On Russian studies [and Re: “Opportunities and Constraints of Authoritarian Modernisation: Russian Policy Reforms in the 2000s”]
Subject: On Russian studies
Date: Fri, 12 Aug 2016
From: Brian D Taylor <firstname.lastname@example.org>
Thanks again for all you do with JRL. It’s a very valuable resource.
I would like to say, though, that “real Russian studies” are not particularly rare. If you ask social scientists who study Russia, they could point you to many detailed analyses of practically every topic under the sun. Obviously academic articles are not appropriate for JRL on a regular basis – they serve a different purpose and appeal to different audiences. But there are a lot of examples of serious scholarship out there.
You also will not be surprised to hear that among academics there are also disagreements about what counts as “balanced” analysis. Compare to Willerton, for example, this recent article by 2 Russian political scientists – Gel’man is arguably one of the most successful Russian political scientists of his generation. Look at his Google Scholar profile to see how much he has written and how well-cited he is. I am pasting in the text of the article, but I can send you the PDF with the tables and references if you like also. I choose this one simply because it is on a similar topic to the Willerton article. Gel’man also had a piece in the first issue of Russian Politics that came out earlier this year.
[Professor, Political Science, Syracuse University]
2 February 2016
Opportunities and Constraints of Authoritarian Modernisation: Russian Policy Reforms in the 2000s
By Vladimir Gel’man & Andrey Starodubtsev
[Full text here: tandfonline.com/doi/full/10.1080/09668136.2015.1113232]
The essay explores why some socio-economic reforms are successful and others are not and why and how the political regime and its institutions affect policy outcomes and the implementation of a ‘narrow’ programme of authoritarian modernisation [….]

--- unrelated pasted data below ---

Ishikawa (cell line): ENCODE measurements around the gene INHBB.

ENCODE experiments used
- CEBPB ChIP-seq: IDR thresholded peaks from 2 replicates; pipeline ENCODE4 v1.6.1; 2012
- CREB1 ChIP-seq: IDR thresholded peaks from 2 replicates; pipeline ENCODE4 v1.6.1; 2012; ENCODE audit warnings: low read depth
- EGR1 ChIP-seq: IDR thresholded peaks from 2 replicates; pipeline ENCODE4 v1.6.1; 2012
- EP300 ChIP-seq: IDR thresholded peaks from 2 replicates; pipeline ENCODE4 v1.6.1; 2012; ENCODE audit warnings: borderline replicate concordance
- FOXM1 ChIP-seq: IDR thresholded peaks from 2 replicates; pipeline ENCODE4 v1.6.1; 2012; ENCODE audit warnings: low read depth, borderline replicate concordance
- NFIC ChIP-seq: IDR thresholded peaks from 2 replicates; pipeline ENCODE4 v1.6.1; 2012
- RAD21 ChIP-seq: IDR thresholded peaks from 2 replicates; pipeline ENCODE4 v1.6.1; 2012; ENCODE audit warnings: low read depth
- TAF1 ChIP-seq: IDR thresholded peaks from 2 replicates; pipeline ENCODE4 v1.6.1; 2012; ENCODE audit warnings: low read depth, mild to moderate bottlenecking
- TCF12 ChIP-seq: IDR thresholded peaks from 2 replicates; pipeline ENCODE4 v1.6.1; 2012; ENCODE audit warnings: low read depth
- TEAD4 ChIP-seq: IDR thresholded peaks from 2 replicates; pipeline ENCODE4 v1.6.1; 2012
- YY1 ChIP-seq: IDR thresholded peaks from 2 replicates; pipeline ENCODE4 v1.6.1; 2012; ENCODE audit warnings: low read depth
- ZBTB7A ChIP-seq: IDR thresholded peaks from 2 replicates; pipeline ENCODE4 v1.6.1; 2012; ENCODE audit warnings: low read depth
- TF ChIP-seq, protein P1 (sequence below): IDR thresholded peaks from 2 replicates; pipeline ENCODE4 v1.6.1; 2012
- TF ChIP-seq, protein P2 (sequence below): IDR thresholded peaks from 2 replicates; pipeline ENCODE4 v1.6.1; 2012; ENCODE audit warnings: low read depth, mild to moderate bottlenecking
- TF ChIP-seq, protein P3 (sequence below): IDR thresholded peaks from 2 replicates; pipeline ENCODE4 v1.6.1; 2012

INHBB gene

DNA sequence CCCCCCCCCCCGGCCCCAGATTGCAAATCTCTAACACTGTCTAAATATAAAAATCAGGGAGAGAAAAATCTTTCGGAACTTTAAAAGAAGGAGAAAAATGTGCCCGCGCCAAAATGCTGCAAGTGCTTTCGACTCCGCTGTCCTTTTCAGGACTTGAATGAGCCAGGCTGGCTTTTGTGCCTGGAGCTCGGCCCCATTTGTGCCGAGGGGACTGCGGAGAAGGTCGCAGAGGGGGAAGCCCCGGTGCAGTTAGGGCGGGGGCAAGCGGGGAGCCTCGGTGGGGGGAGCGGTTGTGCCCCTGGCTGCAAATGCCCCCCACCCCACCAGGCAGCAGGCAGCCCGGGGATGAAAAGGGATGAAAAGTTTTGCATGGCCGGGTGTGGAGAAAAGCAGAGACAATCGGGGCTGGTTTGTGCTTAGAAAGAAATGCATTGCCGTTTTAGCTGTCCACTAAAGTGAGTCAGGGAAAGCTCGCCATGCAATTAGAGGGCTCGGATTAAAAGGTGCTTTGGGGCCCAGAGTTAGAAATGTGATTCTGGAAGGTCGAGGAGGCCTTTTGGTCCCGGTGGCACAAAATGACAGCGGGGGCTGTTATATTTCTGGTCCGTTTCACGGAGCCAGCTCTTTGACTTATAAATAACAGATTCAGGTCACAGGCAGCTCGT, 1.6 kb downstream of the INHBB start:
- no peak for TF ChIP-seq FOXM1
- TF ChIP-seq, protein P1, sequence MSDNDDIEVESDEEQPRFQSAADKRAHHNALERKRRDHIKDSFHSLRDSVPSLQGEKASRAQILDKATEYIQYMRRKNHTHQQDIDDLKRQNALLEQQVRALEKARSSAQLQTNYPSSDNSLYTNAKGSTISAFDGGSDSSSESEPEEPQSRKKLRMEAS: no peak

[* * * note from JRL web editor: JRL web home truncating appended article text extensively; entire article at tandfonline.com/doi/full/10.1080/09668136.2015.1113232]
Conclusion: are reforms impossible?
* * *
Are successful reforms possible within the framework of an authoritarian modernisation project? A positive answer should be heavily marked with major caveats. If a certain reform is the top political priority of the strong and authoritative head of the state, and if a team of reformers has the opportunity to be insulated from the major interest groups, and if it implements policy changes quickly and they bring immediate positive results, then this reform is possible even under conditions of poor quality of governance and inefficient institutional design. This combination of favourable conditions is quite rare, and this is why the success story of tax and budgetary reforms in the 2000s remains an exception. […] the insulation of reformers from influence of interest groups is risky […] it does not ensure the quality of policy proposals and their implementation: the costs of errors may increase. […] authoritarian modernisation projects are often implemented by officials who are not interested in reforms. […] under electoral authoritarianism ‘the pockets of efficiency’ are full of holes […] the failure of some policy reforms can challenge the whole project of authoritarian modernisation by undermining the president’s incentive to continue major changes. […] after the failure of the ‘monetisation of social benefits’, the notion of reform became taboo among the Russian leadership [….] replaced by ‘national projects’ […] only an increase in financing without significant structural changes. [….]
[…] the Russian experience of authoritarian modernisation represented in the wake of policy reforms in the 2000s demonstrates that political leaders, even those […] interested in implementing policy changes, cannot repeat the experience of [… others]. Those who relied upon an inefficient bureaucracy as a basis of their own winning coalitions  are rarely ready to risk a potential political imbalance in the name of possible developmental success. […] their reform strategy is often inconsistent, and the incentives to preserve the status quo are often overwhelming. In the best case, authoritarian modernisation can result in a set of temporary and partial policy measures. In the worst case, it turns into a demagogical smokescreen for the preservation of authoritarian power. […] this was the case of Russian experience in the early twentieth-first century: initial efforts of policy reforms that were launched soon after 2000, later on turned into words without deeds against the background of aggravation of authoritarian trends in the country . Yet, there are no guarantees that democratisation will create favourable conditions for socio-economic reforms either; rather, it will provide new challenges. We suggest, however, there is no reason to believe that policy reforms under the conditions of an electoral authoritarian regime and poor quality of the state can bring great fruits.